Supervise your dog to come calling. Call your dog and offer her a treat when she comes to you. Once established in many different surroundings, vary, providing treats with toys, compliments, and play.

3. Teach ‘touch.’

Train your dog to move to you and touch your hand with her nose by calling out “Touch.” Always provide a high-value treat. This isn’t an everyday command such as ‘come,’ which isn’t always compensate with a treat. In an emergency state, you can call out “Touch” and get a more sure answer as your puppy will always expect an excellent reward for returning. Also, because your dog really touches her nose to your hand, she is in proper close proximity to get a grip on a collar and restrain her in a critical condition.

4. Teach ‘stay.’

Teach your Puppy ‘sit-stay’ and’ down-stay.’ Provide snacks to fortify. Start in a small area and work up to a wide area with distractions until stable.

5. Practice on and off-leash

Take out your dog on a long leash and provide off-leash commands in the presence of disturbances. Reward with play, toys, praise, and treats to keep your dog interested and never knowing how she is going to be rewarded, except for ‘touch,’ that’s an emergency recall, and should be rewarded with a high value treat such as hot or chicken dogs. After responding well, your Border Terrier can learn off-leash.

Use Leader Method For Terrier Training

1. Provide for needs

Be the leader. Be gentle, firm, and consistent. Make your Border Terrier looks for a look to you for direction. Provide toys, food, and exercise.

2. Be interesting

Do the unexpected to maintain your pet’s interest. Produce toys or treats suddenly on walks or run away, so your dog chases you. Be interesting.

3. Don’t inadvertent punish recall

After recalling your Border Terrier, don’t put on a leash all the time. Provide snacks and play: you must only leash him to drop a fun activity once out of numerous recall events, so your dog does not connect coming to you with going a fun activity.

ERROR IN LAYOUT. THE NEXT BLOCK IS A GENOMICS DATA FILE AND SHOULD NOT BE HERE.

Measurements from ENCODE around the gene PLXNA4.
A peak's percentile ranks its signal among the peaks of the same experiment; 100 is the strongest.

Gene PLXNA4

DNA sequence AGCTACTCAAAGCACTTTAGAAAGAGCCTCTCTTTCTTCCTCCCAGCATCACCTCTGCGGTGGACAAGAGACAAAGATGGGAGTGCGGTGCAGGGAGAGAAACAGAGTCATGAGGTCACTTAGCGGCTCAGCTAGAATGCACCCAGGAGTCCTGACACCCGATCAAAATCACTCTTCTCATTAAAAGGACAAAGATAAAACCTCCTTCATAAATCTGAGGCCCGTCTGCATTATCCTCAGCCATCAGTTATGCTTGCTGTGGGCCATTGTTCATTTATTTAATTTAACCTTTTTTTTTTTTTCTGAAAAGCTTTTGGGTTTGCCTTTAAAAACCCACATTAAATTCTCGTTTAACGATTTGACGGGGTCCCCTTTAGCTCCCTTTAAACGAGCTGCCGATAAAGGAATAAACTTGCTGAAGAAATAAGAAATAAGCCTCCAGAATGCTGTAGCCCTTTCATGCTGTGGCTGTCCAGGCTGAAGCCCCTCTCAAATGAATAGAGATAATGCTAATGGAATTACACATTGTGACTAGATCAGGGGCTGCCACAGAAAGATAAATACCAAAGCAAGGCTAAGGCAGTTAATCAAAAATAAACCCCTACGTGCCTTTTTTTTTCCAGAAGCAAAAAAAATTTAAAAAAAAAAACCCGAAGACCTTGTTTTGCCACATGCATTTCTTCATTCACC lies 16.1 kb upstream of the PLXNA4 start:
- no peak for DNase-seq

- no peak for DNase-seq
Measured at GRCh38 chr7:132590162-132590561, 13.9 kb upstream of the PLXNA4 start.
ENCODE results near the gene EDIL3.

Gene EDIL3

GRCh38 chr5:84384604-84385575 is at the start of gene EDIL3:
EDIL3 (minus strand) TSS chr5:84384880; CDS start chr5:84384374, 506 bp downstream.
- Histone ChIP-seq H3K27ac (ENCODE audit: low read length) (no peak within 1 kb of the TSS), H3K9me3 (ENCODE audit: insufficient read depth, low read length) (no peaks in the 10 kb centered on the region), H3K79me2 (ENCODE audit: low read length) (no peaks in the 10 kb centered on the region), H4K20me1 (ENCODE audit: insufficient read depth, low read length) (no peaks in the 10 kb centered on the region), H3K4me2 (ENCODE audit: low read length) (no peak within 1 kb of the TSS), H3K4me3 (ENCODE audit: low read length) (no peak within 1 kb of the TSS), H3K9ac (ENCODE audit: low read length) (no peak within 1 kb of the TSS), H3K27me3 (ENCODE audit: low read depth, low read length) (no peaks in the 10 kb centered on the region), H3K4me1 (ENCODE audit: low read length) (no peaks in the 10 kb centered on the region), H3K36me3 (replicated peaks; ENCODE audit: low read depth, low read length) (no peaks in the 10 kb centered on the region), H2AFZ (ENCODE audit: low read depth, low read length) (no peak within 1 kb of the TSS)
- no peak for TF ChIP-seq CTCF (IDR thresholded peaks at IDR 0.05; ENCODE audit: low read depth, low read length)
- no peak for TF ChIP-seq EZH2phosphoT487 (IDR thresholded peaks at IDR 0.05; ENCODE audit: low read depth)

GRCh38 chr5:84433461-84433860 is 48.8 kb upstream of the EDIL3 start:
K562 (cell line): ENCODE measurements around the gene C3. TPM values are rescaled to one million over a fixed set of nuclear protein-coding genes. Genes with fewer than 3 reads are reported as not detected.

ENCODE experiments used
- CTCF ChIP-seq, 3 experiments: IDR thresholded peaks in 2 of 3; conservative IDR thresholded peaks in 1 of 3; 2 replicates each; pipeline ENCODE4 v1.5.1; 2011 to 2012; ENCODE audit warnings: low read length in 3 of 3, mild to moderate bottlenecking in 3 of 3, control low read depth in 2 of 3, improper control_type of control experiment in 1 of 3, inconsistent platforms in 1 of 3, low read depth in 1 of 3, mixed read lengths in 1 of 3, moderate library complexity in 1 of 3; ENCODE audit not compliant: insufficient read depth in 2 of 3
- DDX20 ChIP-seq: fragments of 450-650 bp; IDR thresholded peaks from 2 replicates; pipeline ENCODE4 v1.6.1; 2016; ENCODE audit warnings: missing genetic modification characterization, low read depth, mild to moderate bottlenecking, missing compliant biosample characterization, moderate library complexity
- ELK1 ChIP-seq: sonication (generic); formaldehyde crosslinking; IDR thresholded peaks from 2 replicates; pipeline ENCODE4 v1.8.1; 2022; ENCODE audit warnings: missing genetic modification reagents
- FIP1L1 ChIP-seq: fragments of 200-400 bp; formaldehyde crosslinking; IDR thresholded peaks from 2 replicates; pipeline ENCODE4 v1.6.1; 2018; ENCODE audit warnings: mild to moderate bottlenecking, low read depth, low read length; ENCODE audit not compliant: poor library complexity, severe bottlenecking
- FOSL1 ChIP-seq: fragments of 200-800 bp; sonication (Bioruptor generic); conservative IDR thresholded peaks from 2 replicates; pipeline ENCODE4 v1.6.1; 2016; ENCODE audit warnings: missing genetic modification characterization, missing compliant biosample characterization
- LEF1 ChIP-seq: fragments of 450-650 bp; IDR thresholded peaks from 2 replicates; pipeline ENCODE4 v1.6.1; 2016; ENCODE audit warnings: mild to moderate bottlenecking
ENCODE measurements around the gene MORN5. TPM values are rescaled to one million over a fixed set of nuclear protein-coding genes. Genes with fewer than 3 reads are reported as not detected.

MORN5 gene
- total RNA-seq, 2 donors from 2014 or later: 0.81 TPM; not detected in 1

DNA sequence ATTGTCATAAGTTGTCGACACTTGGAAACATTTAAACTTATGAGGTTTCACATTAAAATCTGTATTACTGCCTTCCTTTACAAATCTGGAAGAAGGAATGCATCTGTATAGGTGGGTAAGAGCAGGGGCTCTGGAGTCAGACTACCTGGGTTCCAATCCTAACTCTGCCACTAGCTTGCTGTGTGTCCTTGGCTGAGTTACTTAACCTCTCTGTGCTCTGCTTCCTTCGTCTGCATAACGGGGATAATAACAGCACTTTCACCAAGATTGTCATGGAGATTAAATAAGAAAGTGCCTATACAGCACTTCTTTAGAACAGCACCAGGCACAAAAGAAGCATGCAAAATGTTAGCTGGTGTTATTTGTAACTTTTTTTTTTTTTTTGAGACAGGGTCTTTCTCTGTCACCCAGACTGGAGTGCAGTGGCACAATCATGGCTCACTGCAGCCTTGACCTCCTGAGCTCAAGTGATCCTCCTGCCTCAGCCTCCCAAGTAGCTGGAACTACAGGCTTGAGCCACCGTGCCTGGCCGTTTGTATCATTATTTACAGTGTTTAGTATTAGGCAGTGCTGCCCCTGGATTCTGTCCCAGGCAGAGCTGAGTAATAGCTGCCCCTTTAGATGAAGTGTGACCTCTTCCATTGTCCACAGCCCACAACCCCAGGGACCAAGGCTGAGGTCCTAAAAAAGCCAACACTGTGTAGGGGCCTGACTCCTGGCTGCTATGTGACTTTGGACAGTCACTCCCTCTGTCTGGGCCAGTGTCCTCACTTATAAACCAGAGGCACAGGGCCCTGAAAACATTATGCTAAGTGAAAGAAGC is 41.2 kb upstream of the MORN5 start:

4. Hide and Seek Game

Play hide and seek with your terrier to teach him to look for you. Offer treats and plays when your dog finds you. Start in the home, proceed to an enclosed outside area, and start to play off-leash in open places.

5. Don’t chase

Avoid chasing your dog or repeatedly yelling to get him to stop moving away. This gives weak energy, and your Border Terrier will not react to it or see you as a leader. If your dog is moving away, attempt to get his focus and running the other way. Your Border Terrier is more inclined to run to you and check out what’s happening you are most likely to grab him if he runs off.

Terrier Training With Set Boundaries

1. Own exits

Teach your Border Terrier to respect exits. Never let your Border Terrier proceeds you out of a door or a gate. If your dog hurries to a door when it’s open, say “No,” or “Stop,” then place your body between the door and your puppy. Physically, block your puppy –own the space. Wait.

2. Reward waiting at exits

If your dog backs away from the exit, say “great” and reward him.

3. Invite through exits

Teach your dog to accompany you outdoors and doors, not to go in front of you. Call your puppy through the door and reward him. If your dog attempts to lead you out of the door, correct him, ask him to wait, then call him out the door for appreciation and a walk or play.

4. Direct digging

Train your Border Terrier in a confined yard. When he starts exploring the fence or digging around the fence, call him and give an alternative behavior. Supervise him to dig in a particular area of the yard to discover a toy. Fill a hole with a toy and sand and make your dog dig the toy as an award for digging in his assigned spot, not near the fence.

5. Stimulate

Give stimulation for your Border Terrier when free in a garden, such as chew toys, toys, and puzzles to distract him from analyzing the fence for chances to escape.